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What to Do with The Family Business After the Unexpected Loss of A Loved One

Losing a loved one suddenly is the single most traumatic event in a person’s life. It can be especially difficult when you’re pressured to assume the role of ‘business owner’ with no succession plan in place. But the truth is most family-run businesses do not have a succession plan. A recent global survey of 2800 companies across the globe by PwC indicates that only 23 percent have a succession strategy. Making critical decisions for a business you’ve recently inherited can be overwhelming, especially if your family’s future depends upon it. Here are a few pointers to get you situated while you decide if owning a business should be your next career move.

  1. Speak with a lawyer, accountant and a financial advisor, people who represent you and your family’s best interest. Try to get a BIG picture scenario about the business. Bring, review and discuss the following documents such as tax returns, insurance policies, financial statements, balance sheets, licenses, trademarks, partnership and operating agreements. Open communication with advisors can provide some stability amid the chaos. It can provide clearly-stated options regarding the short-term goals for the business. At the very least, knowing your full financial health can give you a clearer picture about future decisions, and clarify the idea of being a business owner to see if a change like that could actually align with your own personal and career plans.

  2. Meet with key employees to convey short-term business plans. Keeping in touch with current management means asking questions and collecting any information that can help you make business decisions easily in the short term, even if you’re not certain that a long-term position as business owner is for you.  Also considering bringing in short term staff to assist while everyone is grieving and distracted with business and personal bereavement plans.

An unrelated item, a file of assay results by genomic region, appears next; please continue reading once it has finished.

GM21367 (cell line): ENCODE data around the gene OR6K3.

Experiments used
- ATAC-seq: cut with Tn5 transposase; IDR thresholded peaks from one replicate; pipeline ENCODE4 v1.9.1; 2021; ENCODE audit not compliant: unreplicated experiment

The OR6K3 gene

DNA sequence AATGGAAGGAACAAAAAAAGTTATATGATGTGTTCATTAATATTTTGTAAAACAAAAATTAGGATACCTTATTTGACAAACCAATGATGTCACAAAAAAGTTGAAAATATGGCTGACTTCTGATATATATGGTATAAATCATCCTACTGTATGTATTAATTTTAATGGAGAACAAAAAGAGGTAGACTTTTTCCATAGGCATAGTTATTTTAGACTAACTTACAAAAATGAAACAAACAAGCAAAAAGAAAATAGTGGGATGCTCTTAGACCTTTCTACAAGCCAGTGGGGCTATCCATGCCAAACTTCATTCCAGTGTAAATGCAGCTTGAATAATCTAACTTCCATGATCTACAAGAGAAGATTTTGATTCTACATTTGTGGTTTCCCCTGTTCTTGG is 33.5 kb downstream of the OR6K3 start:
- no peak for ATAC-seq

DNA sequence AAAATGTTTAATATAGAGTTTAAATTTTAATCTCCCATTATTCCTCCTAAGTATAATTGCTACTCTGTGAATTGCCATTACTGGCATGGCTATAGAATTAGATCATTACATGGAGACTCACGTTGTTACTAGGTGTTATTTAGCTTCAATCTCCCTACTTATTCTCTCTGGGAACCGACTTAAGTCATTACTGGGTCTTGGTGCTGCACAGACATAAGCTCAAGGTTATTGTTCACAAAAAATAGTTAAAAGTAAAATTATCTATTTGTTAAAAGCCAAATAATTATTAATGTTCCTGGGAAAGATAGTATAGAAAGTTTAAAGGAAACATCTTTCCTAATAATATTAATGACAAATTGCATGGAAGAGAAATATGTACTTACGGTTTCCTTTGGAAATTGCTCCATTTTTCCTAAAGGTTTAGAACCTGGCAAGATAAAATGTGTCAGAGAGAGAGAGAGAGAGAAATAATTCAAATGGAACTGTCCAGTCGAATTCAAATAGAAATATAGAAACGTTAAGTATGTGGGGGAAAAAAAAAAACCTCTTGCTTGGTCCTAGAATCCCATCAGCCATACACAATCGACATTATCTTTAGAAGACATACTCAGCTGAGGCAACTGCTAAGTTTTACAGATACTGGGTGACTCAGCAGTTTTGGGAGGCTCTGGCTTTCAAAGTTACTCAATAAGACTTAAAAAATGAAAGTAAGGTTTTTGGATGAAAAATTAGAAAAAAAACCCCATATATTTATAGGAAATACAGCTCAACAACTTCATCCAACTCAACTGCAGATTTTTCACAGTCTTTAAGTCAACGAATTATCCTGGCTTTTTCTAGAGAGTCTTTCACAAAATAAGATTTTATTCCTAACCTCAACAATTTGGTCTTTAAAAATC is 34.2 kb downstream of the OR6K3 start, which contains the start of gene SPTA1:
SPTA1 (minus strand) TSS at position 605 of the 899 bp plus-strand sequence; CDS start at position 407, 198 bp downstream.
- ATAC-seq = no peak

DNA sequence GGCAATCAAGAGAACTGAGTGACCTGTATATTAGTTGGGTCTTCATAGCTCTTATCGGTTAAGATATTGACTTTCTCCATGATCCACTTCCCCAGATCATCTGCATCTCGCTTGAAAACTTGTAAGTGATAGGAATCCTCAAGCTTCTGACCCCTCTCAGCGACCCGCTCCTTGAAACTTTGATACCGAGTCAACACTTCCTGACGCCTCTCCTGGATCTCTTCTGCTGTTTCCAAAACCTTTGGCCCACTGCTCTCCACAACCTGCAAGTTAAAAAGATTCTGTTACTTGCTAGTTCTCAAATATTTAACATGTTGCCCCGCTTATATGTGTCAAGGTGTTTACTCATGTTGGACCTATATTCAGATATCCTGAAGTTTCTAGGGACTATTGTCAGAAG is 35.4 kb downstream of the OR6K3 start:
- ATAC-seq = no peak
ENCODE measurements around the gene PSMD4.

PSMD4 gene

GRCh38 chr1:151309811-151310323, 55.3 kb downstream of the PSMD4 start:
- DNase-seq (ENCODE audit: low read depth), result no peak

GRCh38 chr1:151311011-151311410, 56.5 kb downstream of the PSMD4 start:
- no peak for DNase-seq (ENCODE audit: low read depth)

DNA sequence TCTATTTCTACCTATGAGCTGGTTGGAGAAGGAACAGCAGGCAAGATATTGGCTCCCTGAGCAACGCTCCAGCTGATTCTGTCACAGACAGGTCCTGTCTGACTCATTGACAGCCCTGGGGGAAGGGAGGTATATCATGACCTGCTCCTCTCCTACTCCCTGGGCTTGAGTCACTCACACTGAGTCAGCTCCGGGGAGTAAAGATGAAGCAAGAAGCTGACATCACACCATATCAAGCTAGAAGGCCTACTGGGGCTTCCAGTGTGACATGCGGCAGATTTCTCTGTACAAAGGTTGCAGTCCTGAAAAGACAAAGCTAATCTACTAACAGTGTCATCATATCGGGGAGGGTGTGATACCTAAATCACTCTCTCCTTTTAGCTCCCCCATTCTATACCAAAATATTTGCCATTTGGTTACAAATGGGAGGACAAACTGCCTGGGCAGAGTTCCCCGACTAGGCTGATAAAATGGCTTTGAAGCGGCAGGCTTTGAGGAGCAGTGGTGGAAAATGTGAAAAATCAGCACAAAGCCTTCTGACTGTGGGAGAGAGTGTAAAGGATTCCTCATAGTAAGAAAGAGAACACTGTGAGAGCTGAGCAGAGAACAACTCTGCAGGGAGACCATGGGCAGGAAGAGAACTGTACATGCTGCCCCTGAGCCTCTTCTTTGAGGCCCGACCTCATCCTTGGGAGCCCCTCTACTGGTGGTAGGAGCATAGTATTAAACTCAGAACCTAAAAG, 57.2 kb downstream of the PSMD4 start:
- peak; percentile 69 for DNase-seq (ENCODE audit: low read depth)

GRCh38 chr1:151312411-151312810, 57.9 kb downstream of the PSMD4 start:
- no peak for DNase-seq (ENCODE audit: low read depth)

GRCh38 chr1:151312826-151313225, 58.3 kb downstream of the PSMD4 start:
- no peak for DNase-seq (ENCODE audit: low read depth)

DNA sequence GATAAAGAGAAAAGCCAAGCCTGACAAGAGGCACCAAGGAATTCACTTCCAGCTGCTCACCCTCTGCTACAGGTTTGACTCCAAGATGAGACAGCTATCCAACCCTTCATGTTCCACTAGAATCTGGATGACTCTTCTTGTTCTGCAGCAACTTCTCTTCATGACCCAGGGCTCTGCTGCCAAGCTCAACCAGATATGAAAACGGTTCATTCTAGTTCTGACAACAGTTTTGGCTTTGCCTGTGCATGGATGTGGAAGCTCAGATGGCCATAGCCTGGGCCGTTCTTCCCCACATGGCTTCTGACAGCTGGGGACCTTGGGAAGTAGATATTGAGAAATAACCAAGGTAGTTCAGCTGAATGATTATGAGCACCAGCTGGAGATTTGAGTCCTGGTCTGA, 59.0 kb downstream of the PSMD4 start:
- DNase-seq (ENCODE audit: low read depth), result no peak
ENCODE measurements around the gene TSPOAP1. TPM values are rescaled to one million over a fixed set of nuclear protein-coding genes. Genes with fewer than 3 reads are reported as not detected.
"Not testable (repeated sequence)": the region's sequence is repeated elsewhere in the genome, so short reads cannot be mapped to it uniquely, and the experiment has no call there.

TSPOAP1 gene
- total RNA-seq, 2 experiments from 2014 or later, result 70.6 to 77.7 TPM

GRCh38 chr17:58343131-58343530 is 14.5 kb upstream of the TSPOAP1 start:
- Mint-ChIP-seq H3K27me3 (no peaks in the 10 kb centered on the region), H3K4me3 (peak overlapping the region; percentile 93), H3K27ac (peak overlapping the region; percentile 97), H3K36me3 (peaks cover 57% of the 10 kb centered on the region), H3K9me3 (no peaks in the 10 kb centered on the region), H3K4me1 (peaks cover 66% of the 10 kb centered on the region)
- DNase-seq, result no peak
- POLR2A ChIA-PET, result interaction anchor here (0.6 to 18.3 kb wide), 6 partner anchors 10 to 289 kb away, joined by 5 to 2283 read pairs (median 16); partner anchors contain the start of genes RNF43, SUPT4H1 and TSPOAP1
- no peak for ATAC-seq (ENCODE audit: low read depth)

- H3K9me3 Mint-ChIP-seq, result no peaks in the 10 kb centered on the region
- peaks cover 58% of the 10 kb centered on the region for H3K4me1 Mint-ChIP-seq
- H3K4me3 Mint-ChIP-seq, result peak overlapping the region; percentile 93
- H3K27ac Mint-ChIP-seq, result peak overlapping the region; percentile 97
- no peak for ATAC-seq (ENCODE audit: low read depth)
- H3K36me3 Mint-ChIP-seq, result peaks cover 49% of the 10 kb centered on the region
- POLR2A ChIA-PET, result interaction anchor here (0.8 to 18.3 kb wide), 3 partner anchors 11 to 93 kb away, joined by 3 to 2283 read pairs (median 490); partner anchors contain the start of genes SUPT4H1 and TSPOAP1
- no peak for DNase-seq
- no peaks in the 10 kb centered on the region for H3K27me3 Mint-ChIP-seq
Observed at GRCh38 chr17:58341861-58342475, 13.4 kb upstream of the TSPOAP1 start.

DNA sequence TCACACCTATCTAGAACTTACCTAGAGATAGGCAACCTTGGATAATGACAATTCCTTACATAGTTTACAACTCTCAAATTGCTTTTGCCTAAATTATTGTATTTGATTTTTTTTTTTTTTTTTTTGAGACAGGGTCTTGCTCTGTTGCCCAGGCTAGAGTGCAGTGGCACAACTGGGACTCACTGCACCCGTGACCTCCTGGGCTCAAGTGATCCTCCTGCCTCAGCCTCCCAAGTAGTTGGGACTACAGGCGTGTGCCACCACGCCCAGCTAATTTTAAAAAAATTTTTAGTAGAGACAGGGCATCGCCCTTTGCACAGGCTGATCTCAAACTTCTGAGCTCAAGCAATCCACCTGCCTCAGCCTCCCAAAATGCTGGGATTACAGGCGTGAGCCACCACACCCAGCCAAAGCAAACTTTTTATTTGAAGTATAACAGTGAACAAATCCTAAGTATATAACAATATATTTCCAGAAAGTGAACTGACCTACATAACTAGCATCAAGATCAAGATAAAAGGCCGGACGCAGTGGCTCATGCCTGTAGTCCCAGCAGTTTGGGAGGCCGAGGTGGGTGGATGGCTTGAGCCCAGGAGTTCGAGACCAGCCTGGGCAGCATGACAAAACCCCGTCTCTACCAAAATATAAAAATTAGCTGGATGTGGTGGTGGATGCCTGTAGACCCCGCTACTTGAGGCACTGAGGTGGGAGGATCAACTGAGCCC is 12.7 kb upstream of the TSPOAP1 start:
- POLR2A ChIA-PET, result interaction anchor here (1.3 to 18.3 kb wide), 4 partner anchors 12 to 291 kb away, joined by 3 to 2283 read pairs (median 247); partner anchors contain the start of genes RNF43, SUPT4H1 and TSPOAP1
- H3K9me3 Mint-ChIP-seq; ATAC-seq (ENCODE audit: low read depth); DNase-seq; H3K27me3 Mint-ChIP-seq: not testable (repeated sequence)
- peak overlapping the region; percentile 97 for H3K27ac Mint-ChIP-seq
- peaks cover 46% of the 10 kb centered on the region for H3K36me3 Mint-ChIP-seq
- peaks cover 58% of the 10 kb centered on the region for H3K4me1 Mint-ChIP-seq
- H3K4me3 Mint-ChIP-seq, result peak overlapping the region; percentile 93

Also, uncertainty due to an untimely death brings disruption to employees as well. But with guidance from you, they can be certain that the business you’ve inherited is your top priority. Don’t forget any partnerships or customers you have. Reassure them that production and operations will continue to perform ‘as usual’.  It also shows them that regardless of the setback someone at the helm of leadership is ready to steer the course.

  1. Develop a long-term strategy whether you decide to stay or sell the business. If taking over as owner of a business appeals to the entrepreneur in you, you’ll need to plan your next steps. You can’t run a business in survival mode forever. Having a long-term plan promotes stability and growth. Any business, regardless of its model, should have a strategic plan for transition of ownership and key financial targets.

  2. Consider all options before you decide to sell. You’ll want to weigh the impact of your decision not only as it pertains to your family, but the impact it will have on clients, employees and partners, too.Whatever direction you go, realize that it may take months or even years before a business sells.

  3. If you’re not interested in being a business owner, there are other options. You could sell your inherited share to partners or other owners, or sell the business to another party. There is also an option for a bequest or gift.

  1. Develop a succession plan moving forward. If you’ve decided to make a commitment to the family business, avoid the next generation from having to deal with the same situation you find yourself in today. If for some reason you find yourself hospitalized or worse, a succession plan can lay a defined transitional path for the next owner. In the plan identify managers and owners, company roles and if members of the family participate, and consider the support the new owner will need moving forward.

The Lynch Law Firm, based in Austin, Texas, is here to help you during these times of transition, please contact us today


What to Do When Youʼve Unexpectedly Inherited the Family Business | SCORE, Bridgett Weston Pollack , January 19, 2018